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30the membrane and the diffusive back transport of the solute towards the bulk. In ED units, adjacent fluid pathways are separa ted by a cation/anion membrane stack where applied direct current provides the motive force for ion migration. In these cases, concentration polarization and boundary layer effects can be significant. In ED application, the solu tion compartments and membranes, being in series, must carry the same electrical current. In the solution compartments, both the cations and anions carry the current. In the membrane s, however, only one type of ion (cation or anion) can do this. Therefore, the ions in the membranes must travel at twice the speed that they move in the bulk solution compartments. This causes the concentration of the ions to be depleted on the entrance side of the membrane in comparison with the concentration in the bulk so lution. This concentration polarization requires a higher current to transport the ions. If the curre nt is increased to the critical point ilim – at which the membrane surface on the entrance side is tota lly depleted of ions (cations or anions) – two results follow: 1) An increase in the resistance cons iderably boosts energy consumption, 2) H+ and OHions are transported across the me mbranes, and water is dissociated. The transport of H+ and OHions result in locally high and low pH levels at the membrane surfaces20. The locally high pH on the brine side can cause salts with limited solubility such as CaSO4 and CaCO3 to precipitate19. The limiting current, the current at the critical point, ilim, is directly related to: (1) the con centration of the ions in the bulk

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31solution (the limiting current is smaller for a lower total-dissolved-solids solution), and (2) the thickness of the boundary layer. However, in purely diffusive driven systems such as concentration cells, preferential ion transport occurs through the membrane according to the internally generated driving force with the concentration of solute at the membrane surface dependant upon the flux through the membra ne, membrane retention, the diffusion coefficient of the solute D, and the th ickness of the concentration boundary layer d, i.e ., the region near the membrane in which the concentration of solute varies. Because of current densities generally below ilim, low transport rates, and low solute mass transfer rates, it is frequently assumed that the resi stance to ion transport in concentration cell systems is determined primarily by the memb rane phase with boundary layer resistances neglected5. 2.9 Osmosis Osmosis is the phenomenon of water, solvent, flow through a semi-permeable membrane that blocks the transport of sa lts (solute). With membranes which are nonionic or completely impermeable for the solu te, the solvent flux is from dilute to the concentrated solution and is proportional to the osmotic pres sure difference between the two solutions. This pressure difference occurs whenever a membrane separates a solvent from a solution and is given almost entirely by the total concentrati ons of the dissolved species (ions or molecules) and depends very little on the individual species.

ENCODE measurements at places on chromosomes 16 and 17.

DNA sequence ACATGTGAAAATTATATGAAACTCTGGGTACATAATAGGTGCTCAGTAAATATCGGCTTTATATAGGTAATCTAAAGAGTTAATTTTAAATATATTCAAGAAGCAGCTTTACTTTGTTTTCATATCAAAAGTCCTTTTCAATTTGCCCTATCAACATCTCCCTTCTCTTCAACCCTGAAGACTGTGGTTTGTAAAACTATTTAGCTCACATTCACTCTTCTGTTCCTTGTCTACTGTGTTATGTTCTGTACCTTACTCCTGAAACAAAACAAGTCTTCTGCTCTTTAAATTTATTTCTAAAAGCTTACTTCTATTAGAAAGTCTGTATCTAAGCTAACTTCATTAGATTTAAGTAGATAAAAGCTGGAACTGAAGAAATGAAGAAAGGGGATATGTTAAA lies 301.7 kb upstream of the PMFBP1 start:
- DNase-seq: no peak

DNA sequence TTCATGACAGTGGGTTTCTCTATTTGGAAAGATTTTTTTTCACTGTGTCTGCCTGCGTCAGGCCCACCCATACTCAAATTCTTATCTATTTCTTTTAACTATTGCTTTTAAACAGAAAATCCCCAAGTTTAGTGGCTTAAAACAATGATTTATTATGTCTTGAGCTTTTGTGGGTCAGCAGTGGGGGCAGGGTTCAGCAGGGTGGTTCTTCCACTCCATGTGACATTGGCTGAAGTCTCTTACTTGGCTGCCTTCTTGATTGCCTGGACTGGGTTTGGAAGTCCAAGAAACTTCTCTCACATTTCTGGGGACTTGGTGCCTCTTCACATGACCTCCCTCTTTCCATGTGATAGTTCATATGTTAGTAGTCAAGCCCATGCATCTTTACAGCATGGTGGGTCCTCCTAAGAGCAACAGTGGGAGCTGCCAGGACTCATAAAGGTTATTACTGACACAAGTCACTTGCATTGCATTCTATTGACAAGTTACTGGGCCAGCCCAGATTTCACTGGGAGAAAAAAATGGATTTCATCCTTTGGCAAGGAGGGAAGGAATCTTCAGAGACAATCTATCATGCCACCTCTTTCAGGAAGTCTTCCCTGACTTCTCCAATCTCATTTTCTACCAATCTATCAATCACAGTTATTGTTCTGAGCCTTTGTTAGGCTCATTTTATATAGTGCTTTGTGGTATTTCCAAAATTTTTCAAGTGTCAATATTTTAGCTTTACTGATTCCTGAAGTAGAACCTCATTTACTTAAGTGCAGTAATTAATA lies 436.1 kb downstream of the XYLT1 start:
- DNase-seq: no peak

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322.9.1 Anomalous Osmosis Basics21 Solvent diffusion, osmosis, across an i on-exchange membrane is, as a rule, anomalous, i.e., not proportional to the osmotic pressure between the solutions. The pore liquid in the membrane carries a net electric charge and, hence, is affected by the both the pressure gradient and the elec tric potential gradient which arises from ionic diffusion. The effect of the pressure gradient alone always results in Positive Osmosis. The swelling pressure, i.e., the pr essure difference between the ion-exchange membrane and the equal hydrostatic pressure, is higher on the side of the dilute solution (higher free energy) and drives the solvent toward the concentrated solution side. The effect of the pressure may be enhan ced, partly balanced, or even out weighed by the electric field. Strong diffusion potential s arise when the mobility of the counter ion and co-ion differ greatly. If the counter ions are faster, th e resulting electric field – in addition to enforcing equivalence of the ionic fl uxes – drives the electrically charged pore liquid as a whole toward the concentrated solu tion. The effect of the electric field thus adds to that of pressure and produces Anomal ous Positive Osmosis. However, if the coion is faster, the electric field has opposite sign and drives the pore liquid toward the dilute solution. The electric field may be strong er than the pressure. In this case there is Anomalous Negative Osmosis. Here, solven t diffusion provides the energy required for transferring the electrolyte ag ainst its chemical potential gradient. The described anomalous phenomena only apply to the solvent.

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33The transport of solvent (water) throu gh the membrane is a critical factor determining the performance of fuel cells, and the water balance between anolyte and catholyte is important in many applications of electrolysis, determining for example the maximum concentration of product which can be achieved. Beside s the pressure and chemical gradients discussed, water passes th rough the membrane with the ions within their hydration shells, i. e., electro-osmosis.